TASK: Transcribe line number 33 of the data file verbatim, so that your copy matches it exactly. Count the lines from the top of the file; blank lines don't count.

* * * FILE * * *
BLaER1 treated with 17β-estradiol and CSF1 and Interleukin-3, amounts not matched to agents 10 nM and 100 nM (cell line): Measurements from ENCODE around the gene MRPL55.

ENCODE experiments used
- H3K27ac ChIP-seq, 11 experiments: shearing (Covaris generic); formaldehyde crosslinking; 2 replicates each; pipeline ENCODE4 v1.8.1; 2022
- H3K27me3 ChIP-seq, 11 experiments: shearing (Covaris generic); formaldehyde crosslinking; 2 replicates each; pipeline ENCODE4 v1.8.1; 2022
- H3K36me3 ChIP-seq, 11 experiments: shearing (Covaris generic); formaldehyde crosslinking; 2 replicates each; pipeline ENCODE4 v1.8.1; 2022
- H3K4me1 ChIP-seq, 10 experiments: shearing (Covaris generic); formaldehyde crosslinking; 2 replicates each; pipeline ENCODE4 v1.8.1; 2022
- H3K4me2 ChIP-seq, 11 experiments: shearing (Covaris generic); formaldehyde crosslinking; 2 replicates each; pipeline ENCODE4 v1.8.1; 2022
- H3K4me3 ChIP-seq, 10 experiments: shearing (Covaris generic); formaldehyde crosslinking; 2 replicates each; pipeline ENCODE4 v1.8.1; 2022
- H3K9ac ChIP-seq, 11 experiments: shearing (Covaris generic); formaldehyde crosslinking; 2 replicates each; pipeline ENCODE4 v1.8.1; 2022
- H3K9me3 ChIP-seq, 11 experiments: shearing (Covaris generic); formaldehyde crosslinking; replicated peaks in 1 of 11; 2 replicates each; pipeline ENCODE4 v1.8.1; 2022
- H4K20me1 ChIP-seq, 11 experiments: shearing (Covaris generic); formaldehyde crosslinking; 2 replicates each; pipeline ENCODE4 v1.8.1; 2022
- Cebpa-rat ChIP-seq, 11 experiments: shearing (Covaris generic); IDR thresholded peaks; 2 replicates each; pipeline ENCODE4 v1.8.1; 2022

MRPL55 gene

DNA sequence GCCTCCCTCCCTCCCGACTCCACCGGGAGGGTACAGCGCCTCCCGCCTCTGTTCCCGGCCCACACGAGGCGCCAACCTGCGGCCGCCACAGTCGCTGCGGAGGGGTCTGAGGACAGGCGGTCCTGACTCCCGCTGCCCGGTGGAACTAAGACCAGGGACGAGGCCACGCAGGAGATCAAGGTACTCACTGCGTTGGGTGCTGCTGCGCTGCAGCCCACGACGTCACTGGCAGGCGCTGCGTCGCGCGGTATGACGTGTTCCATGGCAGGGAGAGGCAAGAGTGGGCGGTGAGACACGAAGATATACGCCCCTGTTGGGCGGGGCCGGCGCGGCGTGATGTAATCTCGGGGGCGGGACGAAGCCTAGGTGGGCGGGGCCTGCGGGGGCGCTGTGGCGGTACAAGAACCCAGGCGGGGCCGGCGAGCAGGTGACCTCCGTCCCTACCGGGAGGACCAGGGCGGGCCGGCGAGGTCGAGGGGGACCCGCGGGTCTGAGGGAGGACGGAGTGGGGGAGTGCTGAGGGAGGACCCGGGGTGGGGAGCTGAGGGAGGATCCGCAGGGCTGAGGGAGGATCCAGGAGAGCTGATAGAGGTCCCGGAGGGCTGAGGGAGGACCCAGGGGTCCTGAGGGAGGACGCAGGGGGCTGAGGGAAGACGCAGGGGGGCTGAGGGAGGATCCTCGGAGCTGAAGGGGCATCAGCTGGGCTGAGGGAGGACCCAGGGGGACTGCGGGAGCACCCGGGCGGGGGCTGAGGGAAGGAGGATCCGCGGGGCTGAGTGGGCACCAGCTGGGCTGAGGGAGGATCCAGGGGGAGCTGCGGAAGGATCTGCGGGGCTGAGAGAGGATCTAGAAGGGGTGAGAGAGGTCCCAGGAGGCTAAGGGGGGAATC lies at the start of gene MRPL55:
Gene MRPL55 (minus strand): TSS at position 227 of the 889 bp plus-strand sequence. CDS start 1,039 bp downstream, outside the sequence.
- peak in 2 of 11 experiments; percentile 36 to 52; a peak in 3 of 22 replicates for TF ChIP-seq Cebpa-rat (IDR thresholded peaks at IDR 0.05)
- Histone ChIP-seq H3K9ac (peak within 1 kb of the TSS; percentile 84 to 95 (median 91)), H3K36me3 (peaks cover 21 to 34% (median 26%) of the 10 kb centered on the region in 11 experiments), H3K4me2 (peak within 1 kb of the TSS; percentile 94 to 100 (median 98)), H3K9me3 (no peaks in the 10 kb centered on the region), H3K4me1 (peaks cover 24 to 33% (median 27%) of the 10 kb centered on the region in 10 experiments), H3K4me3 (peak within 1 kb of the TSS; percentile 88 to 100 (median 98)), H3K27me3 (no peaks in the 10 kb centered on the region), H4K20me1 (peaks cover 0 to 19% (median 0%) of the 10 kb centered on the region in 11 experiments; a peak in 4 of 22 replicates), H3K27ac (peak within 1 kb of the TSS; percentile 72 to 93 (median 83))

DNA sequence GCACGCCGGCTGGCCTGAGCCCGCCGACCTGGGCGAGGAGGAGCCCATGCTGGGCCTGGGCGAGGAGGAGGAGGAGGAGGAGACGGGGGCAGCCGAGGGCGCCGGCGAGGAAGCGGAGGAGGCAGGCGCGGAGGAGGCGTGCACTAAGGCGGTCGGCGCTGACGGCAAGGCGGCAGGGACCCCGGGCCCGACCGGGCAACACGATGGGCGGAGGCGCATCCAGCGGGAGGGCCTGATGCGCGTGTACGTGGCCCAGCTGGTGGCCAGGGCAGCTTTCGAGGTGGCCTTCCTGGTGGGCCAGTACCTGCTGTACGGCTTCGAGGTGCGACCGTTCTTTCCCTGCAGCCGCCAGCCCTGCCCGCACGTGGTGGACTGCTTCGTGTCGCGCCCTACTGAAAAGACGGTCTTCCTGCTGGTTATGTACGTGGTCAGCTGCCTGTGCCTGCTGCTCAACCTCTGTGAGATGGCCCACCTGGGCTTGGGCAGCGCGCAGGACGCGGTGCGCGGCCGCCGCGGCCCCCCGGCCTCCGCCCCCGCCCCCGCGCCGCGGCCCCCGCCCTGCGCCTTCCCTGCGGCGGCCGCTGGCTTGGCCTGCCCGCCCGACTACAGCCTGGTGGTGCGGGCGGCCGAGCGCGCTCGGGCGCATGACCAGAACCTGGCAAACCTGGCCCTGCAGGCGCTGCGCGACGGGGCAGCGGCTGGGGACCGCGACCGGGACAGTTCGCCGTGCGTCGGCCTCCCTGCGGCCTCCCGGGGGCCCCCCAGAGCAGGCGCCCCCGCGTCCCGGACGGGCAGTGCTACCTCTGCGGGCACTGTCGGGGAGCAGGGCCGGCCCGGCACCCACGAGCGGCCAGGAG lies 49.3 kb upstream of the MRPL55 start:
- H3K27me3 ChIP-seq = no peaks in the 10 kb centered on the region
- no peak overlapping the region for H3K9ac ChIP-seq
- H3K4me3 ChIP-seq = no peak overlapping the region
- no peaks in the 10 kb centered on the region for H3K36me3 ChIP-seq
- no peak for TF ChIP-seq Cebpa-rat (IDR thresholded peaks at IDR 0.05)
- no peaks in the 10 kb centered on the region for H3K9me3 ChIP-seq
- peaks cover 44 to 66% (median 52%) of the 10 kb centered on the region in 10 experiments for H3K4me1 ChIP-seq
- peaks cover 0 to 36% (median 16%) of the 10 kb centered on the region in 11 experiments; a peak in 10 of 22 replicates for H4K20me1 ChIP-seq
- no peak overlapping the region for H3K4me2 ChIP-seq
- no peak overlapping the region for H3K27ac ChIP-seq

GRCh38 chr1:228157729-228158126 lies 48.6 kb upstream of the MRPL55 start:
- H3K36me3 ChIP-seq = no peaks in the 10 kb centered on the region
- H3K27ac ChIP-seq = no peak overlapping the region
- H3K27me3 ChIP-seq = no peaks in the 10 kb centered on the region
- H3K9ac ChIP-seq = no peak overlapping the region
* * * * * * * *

- H3K9ac ChIP-seq = no peak overlapping the region